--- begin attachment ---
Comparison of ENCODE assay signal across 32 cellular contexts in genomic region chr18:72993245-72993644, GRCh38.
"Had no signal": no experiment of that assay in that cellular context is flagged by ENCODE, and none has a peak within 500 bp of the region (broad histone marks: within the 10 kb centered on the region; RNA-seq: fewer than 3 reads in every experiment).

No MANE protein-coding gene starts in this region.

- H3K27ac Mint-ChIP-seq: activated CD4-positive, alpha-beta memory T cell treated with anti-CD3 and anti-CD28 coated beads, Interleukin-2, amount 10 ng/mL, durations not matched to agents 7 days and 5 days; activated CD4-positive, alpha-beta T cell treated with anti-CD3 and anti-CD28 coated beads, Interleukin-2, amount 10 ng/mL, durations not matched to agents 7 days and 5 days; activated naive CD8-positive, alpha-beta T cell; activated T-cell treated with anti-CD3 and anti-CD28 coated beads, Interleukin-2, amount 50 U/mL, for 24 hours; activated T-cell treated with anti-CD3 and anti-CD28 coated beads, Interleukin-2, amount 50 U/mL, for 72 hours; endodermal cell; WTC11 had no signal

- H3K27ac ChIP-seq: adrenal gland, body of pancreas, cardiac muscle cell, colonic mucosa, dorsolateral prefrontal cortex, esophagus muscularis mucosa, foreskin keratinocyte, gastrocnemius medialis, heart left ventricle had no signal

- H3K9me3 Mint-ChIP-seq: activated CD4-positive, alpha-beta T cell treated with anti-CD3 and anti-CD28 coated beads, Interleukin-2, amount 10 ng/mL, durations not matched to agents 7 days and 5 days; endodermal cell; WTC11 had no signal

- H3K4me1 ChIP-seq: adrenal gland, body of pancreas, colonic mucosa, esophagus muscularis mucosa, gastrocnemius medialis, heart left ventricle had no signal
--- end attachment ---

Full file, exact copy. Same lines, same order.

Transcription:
Comparison of ENCODE assay signal across 32 cellular contexts in genomic region chr18:72993245-72993644, GRCh38.
"Had no signal": no experiment of that assay in that cellular context is flagged by ENCODE, and none has a peak within 500 bp of the region (broad histone marks: within the 10 kb centered on the region; RNA-seq: fewer than 3 reads in every experiment).

No MANE protein-coding gene starts in this region.

- H3K27ac Mint-ChIP-seq: activated CD4-positive, alpha-beta memory T cell treated with anti-CD3 and anti-CD28 coated beads, Interleukin-2, amount 10 ng/mL, durations not matched to agents 7 days and 5 days; activated CD4-positive, alpha-beta T cell treated with anti-CD3 and anti-CD28 coated beads, Interleukin-2, amount 10 ng/mL, durations not matched to agents 7 days and 5 days; activated naive CD8-positive, alpha-beta T cell; activated T-cell treated with anti-CD3 and anti-CD28 coated beads, Interleukin-2, amount 50 U/mL, for 24 hours; activated T-cell treated with anti-CD3 and anti-CD28 coated beads, Interleukin-2, amount 50 U/mL, for 72 hours; endodermal cell; WTC11 had no signal

- H3K27ac ChIP-seq: adrenal gland, body of pancreas, cardiac muscle cell, colonic mucosa, dorsolateral prefrontal cortex, esophagus muscularis mucosa, foreskin keratinocyte, gastrocnemius medialis, heart left ventricle had no signal

- H3K9me3 Mint-ChIP-seq: activated CD4-positive, alpha-beta T cell treated with anti-CD3 and anti-CD28 coated beads, Interleukin-2, amount 10 ng/mL, durations not matched to agents 7 days and 5 days; endodermal cell; WTC11 had no signal

- H3K4me1 ChIP-seq: adrenal gland, body of pancreas, colonic mucosa, esophagus muscularis mucosa, gastrocnemius medialis, heart left ventricle had no signal